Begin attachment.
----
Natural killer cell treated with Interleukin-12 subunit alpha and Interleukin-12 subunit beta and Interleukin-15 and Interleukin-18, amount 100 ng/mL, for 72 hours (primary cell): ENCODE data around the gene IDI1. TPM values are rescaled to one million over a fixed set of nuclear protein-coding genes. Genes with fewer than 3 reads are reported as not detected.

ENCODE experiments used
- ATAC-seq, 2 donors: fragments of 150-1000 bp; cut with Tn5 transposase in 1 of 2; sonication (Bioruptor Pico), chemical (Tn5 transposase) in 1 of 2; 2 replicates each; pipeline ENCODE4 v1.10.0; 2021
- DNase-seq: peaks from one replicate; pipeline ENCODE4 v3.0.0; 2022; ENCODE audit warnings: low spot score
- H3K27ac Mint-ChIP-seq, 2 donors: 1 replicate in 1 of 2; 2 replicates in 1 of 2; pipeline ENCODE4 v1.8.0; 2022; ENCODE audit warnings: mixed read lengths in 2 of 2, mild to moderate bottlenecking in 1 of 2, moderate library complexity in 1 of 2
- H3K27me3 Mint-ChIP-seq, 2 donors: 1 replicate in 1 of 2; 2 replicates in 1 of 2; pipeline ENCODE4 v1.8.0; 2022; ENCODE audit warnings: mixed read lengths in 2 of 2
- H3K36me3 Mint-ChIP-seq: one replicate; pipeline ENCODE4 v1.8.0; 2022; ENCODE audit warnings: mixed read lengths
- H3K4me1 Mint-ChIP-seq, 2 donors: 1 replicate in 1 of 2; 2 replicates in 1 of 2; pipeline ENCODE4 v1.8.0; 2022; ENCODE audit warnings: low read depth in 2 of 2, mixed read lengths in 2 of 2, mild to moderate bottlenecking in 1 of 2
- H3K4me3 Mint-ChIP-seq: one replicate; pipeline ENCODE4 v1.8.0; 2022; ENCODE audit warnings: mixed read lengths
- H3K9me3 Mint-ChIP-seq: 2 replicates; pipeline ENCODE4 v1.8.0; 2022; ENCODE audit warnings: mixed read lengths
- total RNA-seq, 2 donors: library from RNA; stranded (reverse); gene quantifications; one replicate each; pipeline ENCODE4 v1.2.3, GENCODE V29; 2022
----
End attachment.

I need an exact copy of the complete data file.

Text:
Natural killer cell treated with Interleukin-12 subunit alpha and Interleukin-12 subunit beta and Interleukin-15 and Interleukin-18, amount 100 ng/mL, for 72 hours (primary cell): ENCODE data around the gene IDI1. TPM values are rescaled to one million over a fixed set of nuclear protein-coding genes. Genes with fewer than 3 reads are reported as not detected.

ENCODE experiments used
- ATAC-seq, 2 donors: fragments of 150-1000 bp; cut with Tn5 transposase in 1 of 2; sonication (Bioruptor Pico), chemical (Tn5 transposase) in 1 of 2; 2 replicates each; pipeline ENCODE4 v1.10.0; 2021
- DNase-seq: peaks from one replicate; pipeline ENCODE4 v3.0.0; 2022; ENCODE audit warnings: low spot score
- H3K27ac Mint-ChIP-seq, 2 donors: 1 replicate in 1 of 2; 2 replicates in 1 of 2; pipeline ENCODE4 v1.8.0; 2022; ENCODE audit warnings: mixed read lengths in 2 of 2, mild to moderate bottlenecking in 1 of 2, moderate library complexity in 1 of 2
- H3K27me3 Mint-ChIP-seq, 2 donors: 1 replicate in 1 of 2; 2 replicates in 1 of 2; pipeline ENCODE4 v1.8.0; 2022; ENCODE audit warnings: mixed read lengths in 2 of 2
- H3K36me3 Mint-ChIP-seq: one replicate; pipeline ENCODE4 v1.8.0; 2022; ENCODE audit warnings: mixed read lengths
- H3K4me1 Mint-ChIP-seq, 2 donors: 1 replicate in 1 of 2; 2 replicates in 1 of 2; pipeline ENCODE4 v1.8.0; 2022; ENCODE audit warnings: low read depth in 2 of 2, mixed read lengths in 2 of 2, mild to moderate bottlenecking in 1 of 2
- H3K4me3 Mint-ChIP-seq: one replicate; pipeline ENCODE4 v1.8.0; 2022; ENCODE audit warnings: mixed read lengths
- H3K9me3 Mint-ChIP-seq: 2 replicates; pipeline ENCODE4 v1.8.0; 2022; ENCODE audit warnings: mixed read lengths
- total RNA-seq, 2 donors: library from RNA; stranded (reverse); gene quantifications; one replicate each; pipeline ENCODE4 v1.2.3, GENCODE V29; 2022